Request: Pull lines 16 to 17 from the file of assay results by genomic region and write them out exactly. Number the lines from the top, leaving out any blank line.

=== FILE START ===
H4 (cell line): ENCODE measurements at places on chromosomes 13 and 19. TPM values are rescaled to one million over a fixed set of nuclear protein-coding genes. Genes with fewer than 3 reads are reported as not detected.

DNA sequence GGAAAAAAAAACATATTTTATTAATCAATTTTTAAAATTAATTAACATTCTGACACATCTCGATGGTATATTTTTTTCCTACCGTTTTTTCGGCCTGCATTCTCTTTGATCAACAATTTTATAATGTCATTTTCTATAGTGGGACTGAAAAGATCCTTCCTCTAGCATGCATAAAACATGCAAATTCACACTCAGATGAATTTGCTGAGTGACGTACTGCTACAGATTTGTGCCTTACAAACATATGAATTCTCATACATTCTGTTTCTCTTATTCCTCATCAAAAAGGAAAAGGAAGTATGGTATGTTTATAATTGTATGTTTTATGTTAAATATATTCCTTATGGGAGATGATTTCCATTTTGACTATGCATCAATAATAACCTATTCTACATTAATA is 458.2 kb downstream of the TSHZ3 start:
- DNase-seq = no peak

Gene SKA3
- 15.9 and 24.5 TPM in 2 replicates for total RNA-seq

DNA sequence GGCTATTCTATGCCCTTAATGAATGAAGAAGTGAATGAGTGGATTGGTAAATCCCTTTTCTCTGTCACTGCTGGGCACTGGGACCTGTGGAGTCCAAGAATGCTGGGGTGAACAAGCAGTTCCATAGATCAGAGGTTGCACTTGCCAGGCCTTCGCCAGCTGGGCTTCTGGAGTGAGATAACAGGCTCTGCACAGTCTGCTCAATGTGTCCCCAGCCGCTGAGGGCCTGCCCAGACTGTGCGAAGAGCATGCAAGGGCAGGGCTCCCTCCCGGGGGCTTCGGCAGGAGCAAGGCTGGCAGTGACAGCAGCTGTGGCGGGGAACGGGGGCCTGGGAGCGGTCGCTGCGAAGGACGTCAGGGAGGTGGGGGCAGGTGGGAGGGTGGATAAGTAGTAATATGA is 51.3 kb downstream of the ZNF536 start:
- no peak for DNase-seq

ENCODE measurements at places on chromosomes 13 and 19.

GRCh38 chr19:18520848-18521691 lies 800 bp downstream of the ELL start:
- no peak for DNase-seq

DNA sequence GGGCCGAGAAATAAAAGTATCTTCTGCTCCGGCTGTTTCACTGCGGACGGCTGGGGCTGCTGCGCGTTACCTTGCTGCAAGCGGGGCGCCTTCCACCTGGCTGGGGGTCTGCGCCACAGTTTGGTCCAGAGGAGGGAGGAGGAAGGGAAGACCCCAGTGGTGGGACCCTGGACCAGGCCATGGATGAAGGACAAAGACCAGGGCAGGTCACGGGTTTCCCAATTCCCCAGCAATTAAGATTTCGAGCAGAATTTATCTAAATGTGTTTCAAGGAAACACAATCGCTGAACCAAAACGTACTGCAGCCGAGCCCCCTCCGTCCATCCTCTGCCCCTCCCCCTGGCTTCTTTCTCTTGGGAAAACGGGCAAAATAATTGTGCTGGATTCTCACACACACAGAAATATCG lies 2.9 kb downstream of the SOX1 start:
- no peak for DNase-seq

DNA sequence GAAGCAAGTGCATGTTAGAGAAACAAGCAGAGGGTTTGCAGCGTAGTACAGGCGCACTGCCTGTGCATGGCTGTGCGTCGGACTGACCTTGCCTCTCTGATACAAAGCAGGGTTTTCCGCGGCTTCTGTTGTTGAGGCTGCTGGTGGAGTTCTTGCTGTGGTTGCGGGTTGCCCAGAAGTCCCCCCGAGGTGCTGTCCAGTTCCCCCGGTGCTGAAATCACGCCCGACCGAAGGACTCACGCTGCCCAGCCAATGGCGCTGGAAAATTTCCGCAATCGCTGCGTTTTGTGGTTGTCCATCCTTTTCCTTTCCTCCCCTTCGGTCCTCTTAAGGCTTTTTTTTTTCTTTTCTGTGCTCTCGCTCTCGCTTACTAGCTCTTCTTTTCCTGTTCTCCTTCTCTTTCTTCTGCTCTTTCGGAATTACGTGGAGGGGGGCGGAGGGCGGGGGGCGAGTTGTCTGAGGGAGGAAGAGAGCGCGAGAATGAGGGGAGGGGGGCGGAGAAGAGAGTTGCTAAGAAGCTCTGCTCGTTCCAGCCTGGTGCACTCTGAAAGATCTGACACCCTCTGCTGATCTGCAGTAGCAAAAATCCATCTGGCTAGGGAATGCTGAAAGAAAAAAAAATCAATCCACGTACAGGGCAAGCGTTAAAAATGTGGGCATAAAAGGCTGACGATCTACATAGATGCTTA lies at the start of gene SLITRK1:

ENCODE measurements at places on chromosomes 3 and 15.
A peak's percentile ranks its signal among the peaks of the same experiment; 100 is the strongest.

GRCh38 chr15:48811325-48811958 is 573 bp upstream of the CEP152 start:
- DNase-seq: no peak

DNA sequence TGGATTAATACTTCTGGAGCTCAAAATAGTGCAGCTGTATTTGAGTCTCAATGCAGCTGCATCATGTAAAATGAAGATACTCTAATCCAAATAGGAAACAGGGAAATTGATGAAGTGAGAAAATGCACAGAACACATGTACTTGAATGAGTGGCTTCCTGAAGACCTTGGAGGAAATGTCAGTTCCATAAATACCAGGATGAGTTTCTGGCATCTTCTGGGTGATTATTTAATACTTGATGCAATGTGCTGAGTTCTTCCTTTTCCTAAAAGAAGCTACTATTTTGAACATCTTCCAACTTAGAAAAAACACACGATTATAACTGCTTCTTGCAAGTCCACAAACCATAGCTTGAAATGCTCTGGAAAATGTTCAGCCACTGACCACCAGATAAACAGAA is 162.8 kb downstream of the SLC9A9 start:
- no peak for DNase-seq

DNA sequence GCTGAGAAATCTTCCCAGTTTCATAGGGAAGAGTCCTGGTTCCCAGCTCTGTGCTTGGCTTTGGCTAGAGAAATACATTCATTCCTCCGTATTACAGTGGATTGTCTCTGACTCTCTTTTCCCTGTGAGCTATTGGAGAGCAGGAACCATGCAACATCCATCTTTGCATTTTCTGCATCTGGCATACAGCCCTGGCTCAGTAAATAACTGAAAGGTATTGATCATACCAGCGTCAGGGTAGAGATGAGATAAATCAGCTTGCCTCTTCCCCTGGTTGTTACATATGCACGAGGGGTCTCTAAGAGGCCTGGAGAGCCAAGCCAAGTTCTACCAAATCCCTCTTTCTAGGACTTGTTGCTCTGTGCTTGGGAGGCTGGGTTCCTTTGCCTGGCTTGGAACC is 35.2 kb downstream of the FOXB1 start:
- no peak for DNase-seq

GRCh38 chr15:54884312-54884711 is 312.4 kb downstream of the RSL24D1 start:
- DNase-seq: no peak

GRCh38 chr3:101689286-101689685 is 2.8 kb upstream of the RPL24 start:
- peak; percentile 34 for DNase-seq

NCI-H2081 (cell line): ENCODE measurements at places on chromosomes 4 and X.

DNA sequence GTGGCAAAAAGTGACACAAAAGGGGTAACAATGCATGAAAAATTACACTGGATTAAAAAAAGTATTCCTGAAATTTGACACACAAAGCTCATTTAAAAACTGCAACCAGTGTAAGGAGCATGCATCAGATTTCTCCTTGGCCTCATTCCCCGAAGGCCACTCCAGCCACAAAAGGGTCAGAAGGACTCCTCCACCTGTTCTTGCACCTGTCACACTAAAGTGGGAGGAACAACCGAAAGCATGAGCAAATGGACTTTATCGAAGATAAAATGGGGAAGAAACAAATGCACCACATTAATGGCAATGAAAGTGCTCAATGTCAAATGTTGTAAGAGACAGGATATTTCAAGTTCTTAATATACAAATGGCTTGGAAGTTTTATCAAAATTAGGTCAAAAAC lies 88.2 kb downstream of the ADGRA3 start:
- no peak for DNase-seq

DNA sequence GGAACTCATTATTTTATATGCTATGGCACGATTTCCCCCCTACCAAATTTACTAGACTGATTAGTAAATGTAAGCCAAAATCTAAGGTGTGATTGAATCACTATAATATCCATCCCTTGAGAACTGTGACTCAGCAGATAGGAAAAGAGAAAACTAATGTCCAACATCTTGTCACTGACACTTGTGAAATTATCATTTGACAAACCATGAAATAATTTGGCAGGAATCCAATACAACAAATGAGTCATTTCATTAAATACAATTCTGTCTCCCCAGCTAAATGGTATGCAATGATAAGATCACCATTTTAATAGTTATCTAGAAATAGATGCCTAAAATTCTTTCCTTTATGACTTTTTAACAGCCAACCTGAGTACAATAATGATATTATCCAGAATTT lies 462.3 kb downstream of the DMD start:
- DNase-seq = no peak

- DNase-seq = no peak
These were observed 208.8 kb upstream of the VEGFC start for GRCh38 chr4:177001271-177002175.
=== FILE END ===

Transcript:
GRCh38 chr15:48811325-48811958 is 573 bp upstream of the CEP152 start:
- DNase-seq: no peak